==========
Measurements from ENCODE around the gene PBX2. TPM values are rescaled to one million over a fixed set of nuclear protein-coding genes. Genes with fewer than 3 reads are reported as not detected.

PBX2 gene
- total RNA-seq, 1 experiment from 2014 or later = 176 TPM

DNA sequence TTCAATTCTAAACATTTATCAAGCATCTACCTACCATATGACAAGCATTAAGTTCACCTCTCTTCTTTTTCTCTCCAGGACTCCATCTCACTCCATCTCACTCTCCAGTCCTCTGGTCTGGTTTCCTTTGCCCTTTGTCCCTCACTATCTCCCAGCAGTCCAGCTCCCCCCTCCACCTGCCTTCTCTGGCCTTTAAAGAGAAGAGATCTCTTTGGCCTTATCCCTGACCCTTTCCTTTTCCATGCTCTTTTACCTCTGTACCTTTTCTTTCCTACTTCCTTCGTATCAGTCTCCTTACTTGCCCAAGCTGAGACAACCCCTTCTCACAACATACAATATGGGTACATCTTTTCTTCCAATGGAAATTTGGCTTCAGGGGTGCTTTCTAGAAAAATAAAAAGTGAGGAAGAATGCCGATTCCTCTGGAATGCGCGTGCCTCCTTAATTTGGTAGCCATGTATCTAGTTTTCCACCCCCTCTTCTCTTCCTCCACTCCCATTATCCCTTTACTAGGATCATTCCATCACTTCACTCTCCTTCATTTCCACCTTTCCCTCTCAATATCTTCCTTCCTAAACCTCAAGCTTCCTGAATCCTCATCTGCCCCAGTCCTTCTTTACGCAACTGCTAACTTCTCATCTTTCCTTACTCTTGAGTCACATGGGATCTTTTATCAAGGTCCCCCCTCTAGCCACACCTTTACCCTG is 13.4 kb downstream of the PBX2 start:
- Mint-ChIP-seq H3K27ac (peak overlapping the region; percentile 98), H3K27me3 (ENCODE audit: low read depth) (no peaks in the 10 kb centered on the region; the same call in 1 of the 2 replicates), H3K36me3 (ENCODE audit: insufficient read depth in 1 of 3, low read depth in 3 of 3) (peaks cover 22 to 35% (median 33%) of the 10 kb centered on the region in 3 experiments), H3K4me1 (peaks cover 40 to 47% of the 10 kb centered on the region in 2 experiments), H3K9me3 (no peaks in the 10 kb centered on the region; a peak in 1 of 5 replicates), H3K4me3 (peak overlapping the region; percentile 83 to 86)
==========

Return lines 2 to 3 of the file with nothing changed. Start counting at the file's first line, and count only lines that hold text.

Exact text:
PBX2 gene
- total RNA-seq, 1 experiment from 2014 or later = 176 TPM